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Falconer Jeff Cattoor and Blackjack in downtown Fort Worth, Texas. The city started using birds of prey to scare off pest birds like grackles. (Photo courtesy Stephen Spillman, Image Magazine.)

Falconer Jeff Cattoor and Blackjack in downtown Fort Worth, Texas. The city started using birds of prey to scare off pest birds like grackles. (Photo courtesy Stephen Spillman, Image Magazine.)

11/08/2006

Quoth the Grackle Hunter: Nevermore

By Elizabeth Bassett

The parking lot at Interstate 820 and North Beach Street in Fort Worth, Texas, is the local gathering place for teenagers in souped-up cars with expensive rims and fluorescent lights. It’s a warm Saturday night, and teenagers aren’t the only ones out at midnight.

Jeff Cattoor parks his car as the other cars in his caravan find spots among the Ford Mustangs and Honda Civics. Adolescents swagger about, but Cattoor is focused on the tree branches above their heads, attuned to the cackles and screeches coming from the thousands of birds perched in the leafy darkness of the trees.

Cattoor has come with a simple-sounding mission: to chase off these birds, called grackles. These innocuous-looking creatures are about a foot in length, the males iridescent blue-black, the females a two-toned brown. Besides eating grain and garbage, the birds are insectivores, a plus in this warm, humid climate.

But grackles are also taking up an unnatural residence in the urban sprawl of Texas cities. The flocks perch in neatly groomed trees along parking lots and public spaces, well-lit, developed areas devoid of some of their natural predators, such as owls. They are noisy, with a piercing, drawn-out shriek, and their smelly droppings turn black tarmac a chalky white.

Texas is home to small populations of grackles, but most of the birds migrate here seasonally from the Midwest and Canada. In the past, during the natural course of their annual migrations, flocks stopped only temporarily in the Dallas/Fort Worth area on their way to southern Texas or Mexico. Today, these flocks are instead staying indefinitely at their stopover.

Getting rid of the birds poses a problem for urban centers, since they cannot legally be trapped or killed. The Migratory Bird Treaty Act, established in 1918, protects migratory birds and their “parts” (the commercial trade in feathers at the time was causing concern). Because grackles are protected, taking action against them must be done carefully. And as winter approaches, the cities are again facing flocks of guests that outstay their welcomes.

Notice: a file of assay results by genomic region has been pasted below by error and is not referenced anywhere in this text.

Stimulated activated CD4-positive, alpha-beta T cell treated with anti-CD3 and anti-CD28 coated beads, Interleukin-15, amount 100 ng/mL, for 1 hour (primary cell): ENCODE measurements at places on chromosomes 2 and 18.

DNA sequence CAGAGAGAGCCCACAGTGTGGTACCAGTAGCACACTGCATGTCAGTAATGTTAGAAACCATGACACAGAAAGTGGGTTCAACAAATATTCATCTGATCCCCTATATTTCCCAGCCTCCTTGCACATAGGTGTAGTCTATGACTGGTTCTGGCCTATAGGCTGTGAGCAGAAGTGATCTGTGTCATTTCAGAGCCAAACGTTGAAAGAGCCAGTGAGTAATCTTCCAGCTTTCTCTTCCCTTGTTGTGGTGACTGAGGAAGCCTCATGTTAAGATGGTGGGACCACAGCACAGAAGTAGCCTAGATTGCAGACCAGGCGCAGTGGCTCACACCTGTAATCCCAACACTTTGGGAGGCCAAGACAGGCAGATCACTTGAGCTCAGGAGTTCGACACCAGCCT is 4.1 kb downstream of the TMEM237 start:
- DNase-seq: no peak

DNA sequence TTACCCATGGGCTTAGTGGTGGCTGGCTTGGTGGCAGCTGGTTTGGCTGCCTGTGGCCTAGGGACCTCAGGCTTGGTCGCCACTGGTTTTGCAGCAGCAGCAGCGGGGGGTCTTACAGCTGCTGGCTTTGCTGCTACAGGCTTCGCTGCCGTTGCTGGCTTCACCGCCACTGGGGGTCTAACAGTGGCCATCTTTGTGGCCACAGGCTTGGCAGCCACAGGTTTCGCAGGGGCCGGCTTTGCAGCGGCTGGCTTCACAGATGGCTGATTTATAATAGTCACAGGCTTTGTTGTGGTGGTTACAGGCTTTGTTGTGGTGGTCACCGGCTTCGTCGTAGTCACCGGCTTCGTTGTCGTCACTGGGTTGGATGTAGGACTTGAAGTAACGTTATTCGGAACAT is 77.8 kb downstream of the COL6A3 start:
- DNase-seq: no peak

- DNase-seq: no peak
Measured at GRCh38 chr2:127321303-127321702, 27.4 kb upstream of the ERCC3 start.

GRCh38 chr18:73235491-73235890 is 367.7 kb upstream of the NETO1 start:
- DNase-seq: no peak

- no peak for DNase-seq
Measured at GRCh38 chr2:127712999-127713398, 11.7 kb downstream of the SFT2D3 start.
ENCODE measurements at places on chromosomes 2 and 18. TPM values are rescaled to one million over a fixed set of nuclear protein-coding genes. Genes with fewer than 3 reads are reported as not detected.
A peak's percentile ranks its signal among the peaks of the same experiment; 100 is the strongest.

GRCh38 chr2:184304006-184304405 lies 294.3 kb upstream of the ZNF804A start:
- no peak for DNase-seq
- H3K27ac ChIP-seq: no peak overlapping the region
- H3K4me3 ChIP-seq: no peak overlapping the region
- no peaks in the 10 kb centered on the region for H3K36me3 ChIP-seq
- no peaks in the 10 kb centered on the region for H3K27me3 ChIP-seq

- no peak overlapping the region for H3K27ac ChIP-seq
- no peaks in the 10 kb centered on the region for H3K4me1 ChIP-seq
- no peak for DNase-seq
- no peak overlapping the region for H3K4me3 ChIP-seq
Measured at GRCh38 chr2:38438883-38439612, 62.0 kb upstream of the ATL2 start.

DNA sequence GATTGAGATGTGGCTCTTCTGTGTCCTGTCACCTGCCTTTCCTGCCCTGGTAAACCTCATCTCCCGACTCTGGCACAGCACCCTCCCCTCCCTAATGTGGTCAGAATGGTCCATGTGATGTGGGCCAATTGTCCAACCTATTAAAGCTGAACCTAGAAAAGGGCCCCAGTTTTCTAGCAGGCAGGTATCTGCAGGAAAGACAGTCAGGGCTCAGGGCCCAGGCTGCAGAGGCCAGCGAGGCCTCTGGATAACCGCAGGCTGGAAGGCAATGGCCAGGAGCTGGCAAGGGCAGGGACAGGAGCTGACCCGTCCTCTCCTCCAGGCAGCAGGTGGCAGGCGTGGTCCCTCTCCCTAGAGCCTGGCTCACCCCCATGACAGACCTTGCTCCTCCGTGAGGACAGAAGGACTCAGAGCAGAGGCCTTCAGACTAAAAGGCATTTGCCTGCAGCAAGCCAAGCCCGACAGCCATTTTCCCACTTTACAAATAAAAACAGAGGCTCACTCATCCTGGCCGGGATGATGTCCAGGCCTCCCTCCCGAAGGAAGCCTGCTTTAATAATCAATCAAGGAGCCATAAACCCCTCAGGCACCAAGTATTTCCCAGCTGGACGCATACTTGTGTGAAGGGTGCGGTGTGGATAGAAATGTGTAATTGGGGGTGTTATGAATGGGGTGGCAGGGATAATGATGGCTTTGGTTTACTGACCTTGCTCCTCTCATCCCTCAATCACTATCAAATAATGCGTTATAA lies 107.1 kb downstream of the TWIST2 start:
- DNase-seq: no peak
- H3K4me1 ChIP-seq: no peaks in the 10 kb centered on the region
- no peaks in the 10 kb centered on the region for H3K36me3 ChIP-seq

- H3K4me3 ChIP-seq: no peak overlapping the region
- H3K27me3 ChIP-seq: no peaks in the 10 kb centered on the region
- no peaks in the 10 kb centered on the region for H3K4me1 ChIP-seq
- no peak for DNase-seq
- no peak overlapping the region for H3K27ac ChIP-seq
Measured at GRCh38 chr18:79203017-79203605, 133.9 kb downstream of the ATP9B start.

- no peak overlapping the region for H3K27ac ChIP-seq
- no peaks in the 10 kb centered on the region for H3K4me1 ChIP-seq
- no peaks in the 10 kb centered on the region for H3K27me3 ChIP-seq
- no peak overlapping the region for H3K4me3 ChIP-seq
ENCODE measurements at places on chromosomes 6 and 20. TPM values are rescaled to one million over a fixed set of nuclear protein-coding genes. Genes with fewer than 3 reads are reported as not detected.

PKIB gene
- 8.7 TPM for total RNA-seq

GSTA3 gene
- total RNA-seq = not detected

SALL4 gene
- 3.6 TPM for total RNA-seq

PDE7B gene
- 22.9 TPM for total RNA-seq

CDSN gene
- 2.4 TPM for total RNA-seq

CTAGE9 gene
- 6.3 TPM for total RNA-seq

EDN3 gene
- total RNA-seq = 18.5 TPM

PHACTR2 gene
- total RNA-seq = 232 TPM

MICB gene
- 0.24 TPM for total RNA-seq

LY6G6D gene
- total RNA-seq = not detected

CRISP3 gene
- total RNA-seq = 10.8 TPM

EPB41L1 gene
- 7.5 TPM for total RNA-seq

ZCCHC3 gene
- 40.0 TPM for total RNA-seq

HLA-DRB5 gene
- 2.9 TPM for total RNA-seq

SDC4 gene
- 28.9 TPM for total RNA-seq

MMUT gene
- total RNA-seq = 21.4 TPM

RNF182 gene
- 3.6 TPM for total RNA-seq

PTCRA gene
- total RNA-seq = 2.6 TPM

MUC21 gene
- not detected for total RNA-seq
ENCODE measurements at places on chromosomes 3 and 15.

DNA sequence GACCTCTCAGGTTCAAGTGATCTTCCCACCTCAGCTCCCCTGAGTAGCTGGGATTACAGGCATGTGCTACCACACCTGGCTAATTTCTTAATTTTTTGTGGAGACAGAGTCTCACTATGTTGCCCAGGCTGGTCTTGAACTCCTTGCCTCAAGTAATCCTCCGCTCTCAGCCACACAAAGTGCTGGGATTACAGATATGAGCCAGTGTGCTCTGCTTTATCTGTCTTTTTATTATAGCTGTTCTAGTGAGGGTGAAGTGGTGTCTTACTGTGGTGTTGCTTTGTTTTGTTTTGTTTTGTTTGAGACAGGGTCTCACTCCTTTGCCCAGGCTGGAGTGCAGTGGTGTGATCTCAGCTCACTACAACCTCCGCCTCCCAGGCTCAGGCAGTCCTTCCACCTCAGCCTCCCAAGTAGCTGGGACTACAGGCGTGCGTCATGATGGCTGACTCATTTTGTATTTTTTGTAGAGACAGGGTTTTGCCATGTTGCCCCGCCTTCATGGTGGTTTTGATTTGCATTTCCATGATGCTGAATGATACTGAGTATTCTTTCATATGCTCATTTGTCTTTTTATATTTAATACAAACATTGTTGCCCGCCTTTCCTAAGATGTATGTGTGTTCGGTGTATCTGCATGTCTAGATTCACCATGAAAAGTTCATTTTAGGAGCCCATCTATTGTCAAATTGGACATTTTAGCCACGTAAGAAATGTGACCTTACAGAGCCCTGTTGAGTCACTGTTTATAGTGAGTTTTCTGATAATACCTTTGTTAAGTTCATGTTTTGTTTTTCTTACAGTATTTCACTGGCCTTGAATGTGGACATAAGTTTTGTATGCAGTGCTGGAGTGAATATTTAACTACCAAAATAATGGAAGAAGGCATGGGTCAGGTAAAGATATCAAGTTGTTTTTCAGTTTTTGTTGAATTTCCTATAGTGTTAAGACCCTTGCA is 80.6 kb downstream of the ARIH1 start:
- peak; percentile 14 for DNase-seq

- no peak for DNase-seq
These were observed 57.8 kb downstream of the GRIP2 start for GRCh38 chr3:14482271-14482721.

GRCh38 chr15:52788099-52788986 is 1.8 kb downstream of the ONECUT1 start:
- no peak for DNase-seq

This is why Cattoor and others are taking unusual measures to scare the birds away. Donning a leather glove, Cattoor reaches into his car and brings out Blackjack, a young reddish-brown Harris’s hawk, a species native to Texas. The twittering of the teenagers increases as he releases Blackjack. The grackles grow quiet, suddenly realizing they are being hunted.

Blackjack is only one of several weapons that bird foes use in the war against grackles in Fort Worth. Workers fire cracker shells, shotgun explosives that detonate about 50 yards from discharge, and deploy cannons. Some use a grape-scented nose- and eye-irritating fog. Cattoor also brought a harmless laser, much like the ones used in pointers, with him on this night—it looks like a heavy metal flashlight, but it requires a key to work and says “Class IIIb laser product” on the side.

Fort Worth Pest and Termite, a company contracted by Downtown Fort Worth, Inc., also uses these lasers against flocks in the no-noise zone of the city. Each laser costs $1500 and the beam travels up to six miles. The hawks are meant to reinforce the scare from the lasers. Rodney Demon, the owner of Fort Worth Pest and Termite, has about 16 years of personal experience with pest birds of all kinds in all situations, and he got the idea of using lasers from the USDA. The bright spot scares the birds, theoretically making them think they are being hunted by a strange creature which can advance up the tree trunk and appear on the branch next to them. Grackles see the spot and surge out of trees.